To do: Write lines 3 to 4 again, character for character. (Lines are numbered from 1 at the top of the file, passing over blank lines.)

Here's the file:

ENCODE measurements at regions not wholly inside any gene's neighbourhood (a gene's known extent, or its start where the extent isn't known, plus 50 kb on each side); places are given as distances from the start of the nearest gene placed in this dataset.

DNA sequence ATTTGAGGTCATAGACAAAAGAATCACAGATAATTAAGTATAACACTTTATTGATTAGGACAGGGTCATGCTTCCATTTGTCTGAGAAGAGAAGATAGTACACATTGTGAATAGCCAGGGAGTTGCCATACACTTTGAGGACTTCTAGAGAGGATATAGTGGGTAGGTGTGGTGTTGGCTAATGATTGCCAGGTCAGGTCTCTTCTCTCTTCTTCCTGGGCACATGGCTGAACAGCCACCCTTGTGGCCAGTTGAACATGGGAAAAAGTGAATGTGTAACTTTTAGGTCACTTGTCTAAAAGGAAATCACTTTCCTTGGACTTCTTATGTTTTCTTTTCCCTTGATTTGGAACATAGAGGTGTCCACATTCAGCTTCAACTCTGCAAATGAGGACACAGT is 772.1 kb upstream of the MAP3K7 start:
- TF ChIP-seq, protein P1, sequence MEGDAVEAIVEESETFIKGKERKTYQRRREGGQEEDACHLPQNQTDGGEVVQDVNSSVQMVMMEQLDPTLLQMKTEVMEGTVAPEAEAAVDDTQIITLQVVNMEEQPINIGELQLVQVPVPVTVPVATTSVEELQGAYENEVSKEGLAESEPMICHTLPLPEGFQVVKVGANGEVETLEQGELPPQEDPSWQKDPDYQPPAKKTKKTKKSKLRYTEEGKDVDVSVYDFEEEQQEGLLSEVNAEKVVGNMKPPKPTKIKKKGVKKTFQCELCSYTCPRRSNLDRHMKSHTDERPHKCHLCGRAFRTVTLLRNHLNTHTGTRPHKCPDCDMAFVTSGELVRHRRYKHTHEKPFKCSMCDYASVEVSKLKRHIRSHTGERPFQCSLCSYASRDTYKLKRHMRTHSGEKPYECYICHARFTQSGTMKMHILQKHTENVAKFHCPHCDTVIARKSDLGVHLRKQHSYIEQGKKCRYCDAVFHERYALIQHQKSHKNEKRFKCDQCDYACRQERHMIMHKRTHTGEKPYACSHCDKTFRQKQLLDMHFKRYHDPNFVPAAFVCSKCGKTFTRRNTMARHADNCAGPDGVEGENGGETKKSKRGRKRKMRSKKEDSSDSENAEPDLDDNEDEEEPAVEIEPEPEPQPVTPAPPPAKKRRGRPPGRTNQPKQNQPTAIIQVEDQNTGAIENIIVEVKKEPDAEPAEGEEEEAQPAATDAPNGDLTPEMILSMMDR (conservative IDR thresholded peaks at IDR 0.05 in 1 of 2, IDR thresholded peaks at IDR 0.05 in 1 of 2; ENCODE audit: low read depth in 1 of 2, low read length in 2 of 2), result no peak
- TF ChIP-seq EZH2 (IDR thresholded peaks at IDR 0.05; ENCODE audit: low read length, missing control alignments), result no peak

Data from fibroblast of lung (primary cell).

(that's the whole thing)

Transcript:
- TF ChIP-seq, protein P1, sequence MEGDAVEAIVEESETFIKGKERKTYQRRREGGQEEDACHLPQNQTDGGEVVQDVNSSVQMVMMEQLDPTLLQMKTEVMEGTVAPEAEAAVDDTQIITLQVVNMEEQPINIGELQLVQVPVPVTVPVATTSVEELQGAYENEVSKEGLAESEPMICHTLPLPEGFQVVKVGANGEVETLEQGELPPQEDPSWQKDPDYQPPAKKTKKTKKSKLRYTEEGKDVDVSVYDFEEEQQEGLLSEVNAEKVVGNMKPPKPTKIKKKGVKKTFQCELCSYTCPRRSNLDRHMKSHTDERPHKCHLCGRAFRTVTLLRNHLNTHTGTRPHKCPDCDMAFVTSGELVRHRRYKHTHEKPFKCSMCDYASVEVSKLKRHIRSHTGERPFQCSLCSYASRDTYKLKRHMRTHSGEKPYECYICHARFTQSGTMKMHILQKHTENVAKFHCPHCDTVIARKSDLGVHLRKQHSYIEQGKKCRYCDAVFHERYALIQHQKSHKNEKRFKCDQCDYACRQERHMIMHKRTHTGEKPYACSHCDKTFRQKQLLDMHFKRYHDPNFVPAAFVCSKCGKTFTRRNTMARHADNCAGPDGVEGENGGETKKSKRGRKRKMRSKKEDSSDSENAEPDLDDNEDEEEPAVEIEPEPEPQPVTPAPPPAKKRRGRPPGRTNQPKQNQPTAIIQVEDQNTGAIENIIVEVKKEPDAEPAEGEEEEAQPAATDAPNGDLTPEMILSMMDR (conservative IDR thresholded peaks at IDR 0.05 in 1 of 2, IDR thresholded peaks at IDR 0.05 in 1 of 2; ENCODE audit: low read depth in 1 of 2, low read length in 2 of 2), result no peak
- TF ChIP-seq EZH2 (IDR thresholded peaks at IDR 0.05; ENCODE audit: low read length, missing control alignments), result no peak